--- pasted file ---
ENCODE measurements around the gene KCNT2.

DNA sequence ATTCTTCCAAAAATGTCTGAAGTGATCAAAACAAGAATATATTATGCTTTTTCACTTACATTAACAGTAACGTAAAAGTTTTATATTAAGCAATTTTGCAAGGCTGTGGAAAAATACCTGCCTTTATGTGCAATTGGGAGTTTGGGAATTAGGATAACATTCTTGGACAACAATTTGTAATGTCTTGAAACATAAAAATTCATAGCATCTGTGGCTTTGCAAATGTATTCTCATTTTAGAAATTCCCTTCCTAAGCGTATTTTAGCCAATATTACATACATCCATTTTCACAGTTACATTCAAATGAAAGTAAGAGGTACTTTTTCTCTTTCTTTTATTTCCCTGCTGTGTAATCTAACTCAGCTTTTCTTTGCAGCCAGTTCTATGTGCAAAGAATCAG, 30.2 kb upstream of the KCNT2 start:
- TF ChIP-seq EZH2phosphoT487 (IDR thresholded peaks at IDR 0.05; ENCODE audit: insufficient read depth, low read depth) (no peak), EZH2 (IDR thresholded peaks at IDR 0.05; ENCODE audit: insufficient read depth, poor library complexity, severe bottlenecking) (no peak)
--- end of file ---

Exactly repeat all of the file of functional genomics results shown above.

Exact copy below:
ENCODE measurements around the gene KCNT2.

DNA sequence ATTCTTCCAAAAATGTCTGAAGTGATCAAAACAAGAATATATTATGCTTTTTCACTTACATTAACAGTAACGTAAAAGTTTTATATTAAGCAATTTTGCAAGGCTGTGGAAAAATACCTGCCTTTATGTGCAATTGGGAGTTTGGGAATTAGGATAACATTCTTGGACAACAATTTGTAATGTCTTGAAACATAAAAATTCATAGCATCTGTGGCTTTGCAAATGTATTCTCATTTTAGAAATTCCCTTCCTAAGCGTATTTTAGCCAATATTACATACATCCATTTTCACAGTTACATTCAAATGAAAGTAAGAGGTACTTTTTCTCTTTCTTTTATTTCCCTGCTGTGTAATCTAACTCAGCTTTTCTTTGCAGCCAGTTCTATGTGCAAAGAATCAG, 30.2 kb upstream of the KCNT2 start:
- TF ChIP-seq EZH2phosphoT487 (IDR thresholded peaks at IDR 0.05; ENCODE audit: insufficient read depth, low read depth) (no peak), EZH2 (IDR thresholded peaks at IDR 0.05; ENCODE audit: insufficient read depth, poor library complexity, severe bottlenecking) (no peak)